Before discussing how President Xi and the CCP has treated the Christian Church in recent months, however, I wish to recognize that the Uighur Muslim community has been facing probable genocide since 2018. It was in that year that the United Nations High Commissioner for Human Rights found that over 1 million Uighur Muslims were interned in concentration camps and forced to work in government approved factories and sweatshops. New reports assert discriminatory restrictions on Uighur family size that include forced sterilizations and abortions and the forcible separation of Uighur children and parents – all among the hallmarks of genocide under international law. Also, it is important to note the ongoing religious oppression of the Tibetan Buddhists, Falun Gong and the Church of the Almighty God sect. There can be no doubt – within China, the CCP is waging a war on religion across-the-board.
Apart from Bishop Su, other Christian leaders are also being persecuted. As the coronavirus spread, Chinese authorities made examples of two internationally renowned underground Christian leaders. On December 30, as news about the coronavirus began circulating in China on social media, Pastor Wang Yi of the Early Rain Covenant Church, a Protestant house church, was sentenced to nine years imprisonment, for “inciting subversion.” On Easter Sunday, his church’s leadership were jailed for praying online.
Under the 2018 Vatican agreement, Bishop Vincent Guo Xijin of Mindong, Fujian province, had been demoted to the position of auxiliary bishop, to make way for a bishop preferred by the government. Guo was pushed out of his home on January 15, the day that China initiated its highest-level emergency response to the virus. This time, the 61-year-old prelate was stripped of his human dignity and forced to sleep on the doorstep of the church administrative building for rejecting membership in the CPA. After international criticism, he regained access to his apartment, but with its utilities shut off.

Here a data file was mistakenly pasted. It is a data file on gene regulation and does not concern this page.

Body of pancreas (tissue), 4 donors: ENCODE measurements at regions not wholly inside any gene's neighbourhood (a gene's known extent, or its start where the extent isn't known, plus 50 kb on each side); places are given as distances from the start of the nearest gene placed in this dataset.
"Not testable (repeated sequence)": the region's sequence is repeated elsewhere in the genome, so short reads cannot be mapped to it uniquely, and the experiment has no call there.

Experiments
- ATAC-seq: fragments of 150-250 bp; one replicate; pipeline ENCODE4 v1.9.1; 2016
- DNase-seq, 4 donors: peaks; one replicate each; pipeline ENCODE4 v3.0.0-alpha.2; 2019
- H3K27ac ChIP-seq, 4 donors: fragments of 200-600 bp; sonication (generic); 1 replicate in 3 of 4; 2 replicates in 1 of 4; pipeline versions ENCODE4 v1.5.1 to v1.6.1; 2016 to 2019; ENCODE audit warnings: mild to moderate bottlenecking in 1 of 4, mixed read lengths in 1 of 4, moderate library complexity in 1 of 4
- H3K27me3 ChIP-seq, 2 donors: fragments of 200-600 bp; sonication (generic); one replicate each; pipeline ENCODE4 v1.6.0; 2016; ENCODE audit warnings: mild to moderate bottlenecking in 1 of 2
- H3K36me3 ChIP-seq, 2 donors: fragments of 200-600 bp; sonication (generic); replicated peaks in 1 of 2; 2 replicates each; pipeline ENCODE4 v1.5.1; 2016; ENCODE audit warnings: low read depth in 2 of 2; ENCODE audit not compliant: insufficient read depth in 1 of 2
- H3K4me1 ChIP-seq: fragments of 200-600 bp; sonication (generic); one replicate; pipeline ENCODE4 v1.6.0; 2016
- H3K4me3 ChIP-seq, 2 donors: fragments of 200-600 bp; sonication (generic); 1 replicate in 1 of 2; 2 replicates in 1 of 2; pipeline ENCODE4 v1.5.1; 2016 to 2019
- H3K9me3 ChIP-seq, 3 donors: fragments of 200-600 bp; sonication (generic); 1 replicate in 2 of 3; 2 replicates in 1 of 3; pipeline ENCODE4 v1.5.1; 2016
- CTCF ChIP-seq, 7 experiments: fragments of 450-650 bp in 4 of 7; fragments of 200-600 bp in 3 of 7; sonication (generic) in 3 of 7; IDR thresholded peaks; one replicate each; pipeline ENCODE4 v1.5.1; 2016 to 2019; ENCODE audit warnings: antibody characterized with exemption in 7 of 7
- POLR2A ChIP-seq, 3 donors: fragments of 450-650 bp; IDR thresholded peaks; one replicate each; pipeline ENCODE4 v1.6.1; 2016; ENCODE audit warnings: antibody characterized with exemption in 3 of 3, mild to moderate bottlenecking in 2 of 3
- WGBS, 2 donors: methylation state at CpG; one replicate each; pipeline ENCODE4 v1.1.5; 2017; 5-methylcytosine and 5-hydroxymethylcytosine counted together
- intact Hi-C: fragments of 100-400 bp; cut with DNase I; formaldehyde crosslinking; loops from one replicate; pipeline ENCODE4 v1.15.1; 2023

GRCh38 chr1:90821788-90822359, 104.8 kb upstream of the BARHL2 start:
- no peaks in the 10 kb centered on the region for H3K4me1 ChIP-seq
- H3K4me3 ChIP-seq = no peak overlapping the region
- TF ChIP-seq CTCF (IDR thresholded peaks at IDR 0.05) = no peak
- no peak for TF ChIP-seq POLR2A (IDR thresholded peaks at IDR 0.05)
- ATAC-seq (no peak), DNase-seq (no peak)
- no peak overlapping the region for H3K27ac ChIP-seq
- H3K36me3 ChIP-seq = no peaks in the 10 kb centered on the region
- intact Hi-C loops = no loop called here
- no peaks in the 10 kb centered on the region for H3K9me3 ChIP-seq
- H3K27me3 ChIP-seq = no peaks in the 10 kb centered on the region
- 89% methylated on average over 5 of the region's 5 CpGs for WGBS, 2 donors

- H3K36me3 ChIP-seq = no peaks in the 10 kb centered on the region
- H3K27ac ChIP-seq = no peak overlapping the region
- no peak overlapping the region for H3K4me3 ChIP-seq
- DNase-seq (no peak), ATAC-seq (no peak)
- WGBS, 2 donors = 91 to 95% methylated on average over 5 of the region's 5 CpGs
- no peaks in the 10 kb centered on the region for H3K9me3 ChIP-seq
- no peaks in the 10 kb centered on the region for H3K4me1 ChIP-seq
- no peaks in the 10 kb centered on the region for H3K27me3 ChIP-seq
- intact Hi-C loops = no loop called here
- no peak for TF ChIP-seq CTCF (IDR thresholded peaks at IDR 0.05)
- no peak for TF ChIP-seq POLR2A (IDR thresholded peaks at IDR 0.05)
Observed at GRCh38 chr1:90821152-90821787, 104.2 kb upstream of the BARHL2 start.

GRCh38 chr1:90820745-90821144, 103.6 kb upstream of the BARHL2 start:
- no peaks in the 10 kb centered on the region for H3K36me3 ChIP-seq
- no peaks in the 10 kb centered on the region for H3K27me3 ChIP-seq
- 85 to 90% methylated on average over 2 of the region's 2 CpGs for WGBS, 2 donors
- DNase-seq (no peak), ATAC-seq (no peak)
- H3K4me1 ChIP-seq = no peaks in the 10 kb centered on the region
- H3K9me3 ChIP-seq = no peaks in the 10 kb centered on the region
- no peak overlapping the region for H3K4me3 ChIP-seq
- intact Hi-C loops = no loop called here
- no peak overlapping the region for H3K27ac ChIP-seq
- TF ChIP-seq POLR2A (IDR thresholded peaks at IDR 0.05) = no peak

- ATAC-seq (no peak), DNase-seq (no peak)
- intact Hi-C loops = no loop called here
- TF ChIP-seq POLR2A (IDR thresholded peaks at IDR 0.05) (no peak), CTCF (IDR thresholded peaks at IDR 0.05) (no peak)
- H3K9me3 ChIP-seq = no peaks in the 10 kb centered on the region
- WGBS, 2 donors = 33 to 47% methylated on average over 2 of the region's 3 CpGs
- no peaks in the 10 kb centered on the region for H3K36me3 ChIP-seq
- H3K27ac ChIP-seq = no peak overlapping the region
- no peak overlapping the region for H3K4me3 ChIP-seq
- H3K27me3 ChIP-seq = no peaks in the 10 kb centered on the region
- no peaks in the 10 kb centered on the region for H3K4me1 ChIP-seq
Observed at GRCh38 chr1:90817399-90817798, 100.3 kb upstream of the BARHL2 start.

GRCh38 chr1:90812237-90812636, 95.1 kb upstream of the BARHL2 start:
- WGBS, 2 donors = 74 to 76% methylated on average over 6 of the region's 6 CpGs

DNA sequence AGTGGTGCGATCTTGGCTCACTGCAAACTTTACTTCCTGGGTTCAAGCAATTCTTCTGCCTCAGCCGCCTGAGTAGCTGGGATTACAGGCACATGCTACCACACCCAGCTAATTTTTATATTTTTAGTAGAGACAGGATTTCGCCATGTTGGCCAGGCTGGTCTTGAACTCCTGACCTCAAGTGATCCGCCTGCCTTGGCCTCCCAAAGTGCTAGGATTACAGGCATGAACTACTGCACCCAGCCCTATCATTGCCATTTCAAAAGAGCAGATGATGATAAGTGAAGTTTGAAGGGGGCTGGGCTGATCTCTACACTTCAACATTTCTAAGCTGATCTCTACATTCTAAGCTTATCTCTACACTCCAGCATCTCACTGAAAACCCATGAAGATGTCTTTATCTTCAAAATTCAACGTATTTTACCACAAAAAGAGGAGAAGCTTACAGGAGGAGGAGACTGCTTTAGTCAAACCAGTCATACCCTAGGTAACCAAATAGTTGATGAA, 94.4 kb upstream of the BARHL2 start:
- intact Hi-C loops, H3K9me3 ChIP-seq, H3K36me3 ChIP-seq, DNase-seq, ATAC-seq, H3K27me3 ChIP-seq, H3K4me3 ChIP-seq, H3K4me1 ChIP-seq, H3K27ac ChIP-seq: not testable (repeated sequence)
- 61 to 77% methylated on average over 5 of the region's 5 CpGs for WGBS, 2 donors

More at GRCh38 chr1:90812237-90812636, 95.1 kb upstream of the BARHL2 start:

In the ensuing months, 20 underground Catholic priests, followers of the bishop, disappeared into detention after rejecting the CPA pledge of “independence” — meaning independence from Vatican teaching and governance. One was Father Huang Jintong, tortured with four days of sleep deprivation. He signed the CPA registration but not before trying, in keeping with a Vatican suggestion in June 2019, to add his intent to “remain faithful to the Catholic doctrine.”
On June 19, 70-year old Catholic bishop Augustine Cui Tai, of the underground church in Xuanhua Diocese, Hebei province, was reported detained without due process, as he has been for most of the last 13 years. Hong Kong’s Cardinal Joseph Zen, bishop emeritus, had been right to warn that the Vatican’s silence on the rights of its unregistered churches in its 2018 agreement would allow China to “succeed in eliminating the underground church with the help of the Vatican.”
Even some official churches are being shut. In Henan province on March 10, hundreds of officials used excavators to demolish a Three-Self church. Donghu, a Three-Self church in Xining, the capital of Qinghai province, was destroyed on Easter. Under CCP supervision, the Virgin Mary’s pictures are being replaced on church walls with Pres. Xi’s and traditional Christian hymns are dropped for “My Motherland and I” during services. In Anhui, Jiangsu, and other provinces, the exteriors of hundreds of Three-Self churches were secularized, their crosses toppled. The century old cross was removed from a Henan Catholic church on Easter, prompting Shanren Shenfu, a CPA priest, to wryly remark that “now, when a cross is removed, Christians must be calm and smile,” describing the Catholic self-censorship following the China agreement, whose contents, including its concessions to the CCP, are kept secret to this day.